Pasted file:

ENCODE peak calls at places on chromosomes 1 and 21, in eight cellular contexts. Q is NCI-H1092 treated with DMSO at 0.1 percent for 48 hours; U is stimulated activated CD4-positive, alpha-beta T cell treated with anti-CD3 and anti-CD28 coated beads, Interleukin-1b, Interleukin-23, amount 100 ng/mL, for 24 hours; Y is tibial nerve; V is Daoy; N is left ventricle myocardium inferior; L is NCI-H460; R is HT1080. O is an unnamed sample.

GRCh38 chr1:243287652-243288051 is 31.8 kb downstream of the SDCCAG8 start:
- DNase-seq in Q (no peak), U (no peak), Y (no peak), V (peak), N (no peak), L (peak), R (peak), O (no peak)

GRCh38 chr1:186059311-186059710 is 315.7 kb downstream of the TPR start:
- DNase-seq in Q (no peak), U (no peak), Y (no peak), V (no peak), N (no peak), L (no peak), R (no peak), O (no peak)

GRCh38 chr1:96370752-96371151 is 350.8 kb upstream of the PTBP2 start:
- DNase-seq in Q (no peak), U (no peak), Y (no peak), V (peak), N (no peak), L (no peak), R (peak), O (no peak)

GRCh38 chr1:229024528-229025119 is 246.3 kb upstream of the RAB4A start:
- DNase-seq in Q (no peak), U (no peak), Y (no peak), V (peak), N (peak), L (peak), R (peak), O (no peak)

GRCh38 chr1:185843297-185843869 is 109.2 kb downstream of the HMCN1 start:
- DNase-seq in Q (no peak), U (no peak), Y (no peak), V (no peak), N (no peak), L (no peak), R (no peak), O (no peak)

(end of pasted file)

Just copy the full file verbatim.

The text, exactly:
ENCODE peak calls at places on chromosomes 1 and 21, in eight cellular contexts. Q is NCI-H1092 treated with DMSO at 0.1 percent for 48 hours; U is stimulated activated CD4-positive, alpha-beta T cell treated with anti-CD3 and anti-CD28 coated beads, Interleukin-1b, Interleukin-23, amount 100 ng/mL, for 24 hours; Y is tibial nerve; V is Daoy; N is left ventricle myocardium inferior; L is NCI-H460; R is HT1080. O is an unnamed sample.

GRCh38 chr1:243287652-243288051 is 31.8 kb downstream of the SDCCAG8 start:
- DNase-seq in Q (no peak), U (no peak), Y (no peak), V (peak), N (no peak), L (peak), R (peak), O (no peak)

GRCh38 chr1:186059311-186059710 is 315.7 kb downstream of the TPR start:
- DNase-seq in Q (no peak), U (no peak), Y (no peak), V (no peak), N (no peak), L (no peak), R (no peak), O (no peak)

GRCh38 chr1:96370752-96371151 is 350.8 kb upstream of the PTBP2 start:
- DNase-seq in Q (no peak), U (no peak), Y (no peak), V (peak), N (no peak), L (no peak), R (peak), O (no peak)

GRCh38 chr1:229024528-229025119 is 246.3 kb upstream of the RAB4A start:
- DNase-seq in Q (no peak), U (no peak), Y (no peak), V (peak), N (peak), L (peak), R (peak), O (no peak)

GRCh38 chr1:185843297-185843869 is 109.2 kb downstream of the HMCN1 start:
- DNase-seq in Q (no peak), U (no peak), Y (no peak), V (no peak), N (no peak), L (no peak), R (no peak), O (no peak)